Literary Birthday – 20 January – Nancy Kress

Happy Birthday, Nancy Kress, born 20 January 1948.


  1. Write. Just do it. Then again. Then some more. And more. Do not wait for inspiration; if you do enough of it often enough, inspiration will eventually come.
  2. Fiction is about stuff that’s screwed up.
  3. Writing is not a matter of inspiration except for your initial idea. Writing is a matter of sitting down and doing it. And you have to do a lot of it to get publishable.
  4. The mistake I see most often is starting with pages of expository ‘background’. It’s much better to get characters on stage, doing something, as soon as possible.
  5. Conflict is the place where character and plot intersect.
  6. [The first scene should] Establish voice and tone, orient readers in time and space, either start conflict or hint at conflict to come, and – above all – offer the reader something interesting: an intriguing character, a tense situation, a fascinating question, or gorgeous prose.
  7. The thing about writing is that it’s a solitary activity. It’s you and your computer and a bunch of people who don’t exist. And when you spend a lot of your day doing that, it’s good to get out and talk with other people who are in your field. I like conventions. I like SF parties. I like teaching workshops. I like the contact with people.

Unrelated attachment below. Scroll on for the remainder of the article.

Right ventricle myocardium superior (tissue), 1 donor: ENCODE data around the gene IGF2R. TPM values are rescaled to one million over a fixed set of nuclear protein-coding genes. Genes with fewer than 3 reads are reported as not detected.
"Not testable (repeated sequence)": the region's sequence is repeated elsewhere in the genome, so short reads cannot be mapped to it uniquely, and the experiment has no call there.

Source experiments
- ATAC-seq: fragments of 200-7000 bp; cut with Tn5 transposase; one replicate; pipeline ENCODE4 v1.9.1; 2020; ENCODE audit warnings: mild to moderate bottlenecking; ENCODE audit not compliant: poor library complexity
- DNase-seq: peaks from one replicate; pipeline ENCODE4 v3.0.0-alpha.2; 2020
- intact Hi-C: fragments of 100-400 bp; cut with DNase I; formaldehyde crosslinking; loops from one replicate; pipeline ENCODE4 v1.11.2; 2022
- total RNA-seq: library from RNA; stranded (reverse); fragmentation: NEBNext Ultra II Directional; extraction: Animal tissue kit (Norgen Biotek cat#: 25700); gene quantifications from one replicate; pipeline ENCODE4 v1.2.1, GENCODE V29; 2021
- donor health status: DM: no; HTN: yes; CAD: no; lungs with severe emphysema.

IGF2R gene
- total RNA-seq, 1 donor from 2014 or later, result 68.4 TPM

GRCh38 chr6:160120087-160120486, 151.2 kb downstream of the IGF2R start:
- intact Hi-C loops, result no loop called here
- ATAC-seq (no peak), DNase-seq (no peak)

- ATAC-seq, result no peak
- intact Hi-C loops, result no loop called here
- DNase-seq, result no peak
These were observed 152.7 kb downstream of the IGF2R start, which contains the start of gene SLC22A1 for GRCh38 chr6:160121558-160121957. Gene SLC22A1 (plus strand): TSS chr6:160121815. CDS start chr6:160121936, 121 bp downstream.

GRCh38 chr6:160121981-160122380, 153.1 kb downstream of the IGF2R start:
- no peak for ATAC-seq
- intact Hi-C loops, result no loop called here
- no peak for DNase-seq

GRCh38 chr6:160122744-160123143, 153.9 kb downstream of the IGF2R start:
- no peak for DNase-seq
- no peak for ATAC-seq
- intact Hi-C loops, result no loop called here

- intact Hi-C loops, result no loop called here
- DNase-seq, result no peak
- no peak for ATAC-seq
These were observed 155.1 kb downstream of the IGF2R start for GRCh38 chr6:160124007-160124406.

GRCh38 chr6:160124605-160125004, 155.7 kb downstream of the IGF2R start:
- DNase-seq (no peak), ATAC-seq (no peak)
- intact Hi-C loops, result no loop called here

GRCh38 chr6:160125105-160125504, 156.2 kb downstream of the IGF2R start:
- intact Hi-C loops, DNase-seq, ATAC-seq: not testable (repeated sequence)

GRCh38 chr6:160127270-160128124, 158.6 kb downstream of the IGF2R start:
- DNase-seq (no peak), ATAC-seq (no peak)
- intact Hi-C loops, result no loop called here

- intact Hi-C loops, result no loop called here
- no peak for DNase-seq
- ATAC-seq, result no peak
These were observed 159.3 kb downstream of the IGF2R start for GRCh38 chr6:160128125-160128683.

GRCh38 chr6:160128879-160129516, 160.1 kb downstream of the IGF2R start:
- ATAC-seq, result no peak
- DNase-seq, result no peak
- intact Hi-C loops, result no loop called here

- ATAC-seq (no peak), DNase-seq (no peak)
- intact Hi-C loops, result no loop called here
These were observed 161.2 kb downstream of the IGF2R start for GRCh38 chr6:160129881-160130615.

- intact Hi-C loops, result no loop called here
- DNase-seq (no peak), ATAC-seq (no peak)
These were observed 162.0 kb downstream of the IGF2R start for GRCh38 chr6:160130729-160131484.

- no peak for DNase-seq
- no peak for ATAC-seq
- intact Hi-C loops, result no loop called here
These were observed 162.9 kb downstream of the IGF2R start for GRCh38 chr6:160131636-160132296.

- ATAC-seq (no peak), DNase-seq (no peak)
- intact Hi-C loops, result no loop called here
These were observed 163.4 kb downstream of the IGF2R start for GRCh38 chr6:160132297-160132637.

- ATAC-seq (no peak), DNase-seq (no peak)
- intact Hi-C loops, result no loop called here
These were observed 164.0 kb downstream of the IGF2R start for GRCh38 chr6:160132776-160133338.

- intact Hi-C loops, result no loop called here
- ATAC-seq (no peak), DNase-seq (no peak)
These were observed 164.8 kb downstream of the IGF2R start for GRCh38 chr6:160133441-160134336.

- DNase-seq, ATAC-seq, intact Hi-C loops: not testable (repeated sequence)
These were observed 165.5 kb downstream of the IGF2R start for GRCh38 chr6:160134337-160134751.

8. Every paragraph should accomplish two goals: advance the story, and develop your characters as complex human beings.
  9. An epilogue, like a prologue, is usually most effective when removed in time or location or characters from the main story. Otherwise, just make it the last chapter.
  10. Characterisation is not divorced from plot, not a coat of paint you slap on after the structure of events is already built. Rather characterisation is inseparable from plot.
  11. You must learn to be three people at once: writer, character, and reader.
  12. Changers are characters who alter in significant ways as a result of the events of your story. They learn something or grow into better or worse people, but by the end of the story they are not the same personalities they were in the beginning. Their change, in its various stages, is called the story’s emotional arc.

Nancy Kress is an American science fiction writer. In addition to her novels, Kress has written many books on writing, which include Dynamic CharactersCharacters, Emotion & Viewpoint, and Beginnings, Middles & Ends.

Image via Nancy Kress

by Amanda Patterson

Please click here for our Literary Birthday Calendar

Posted on: 20th January 2015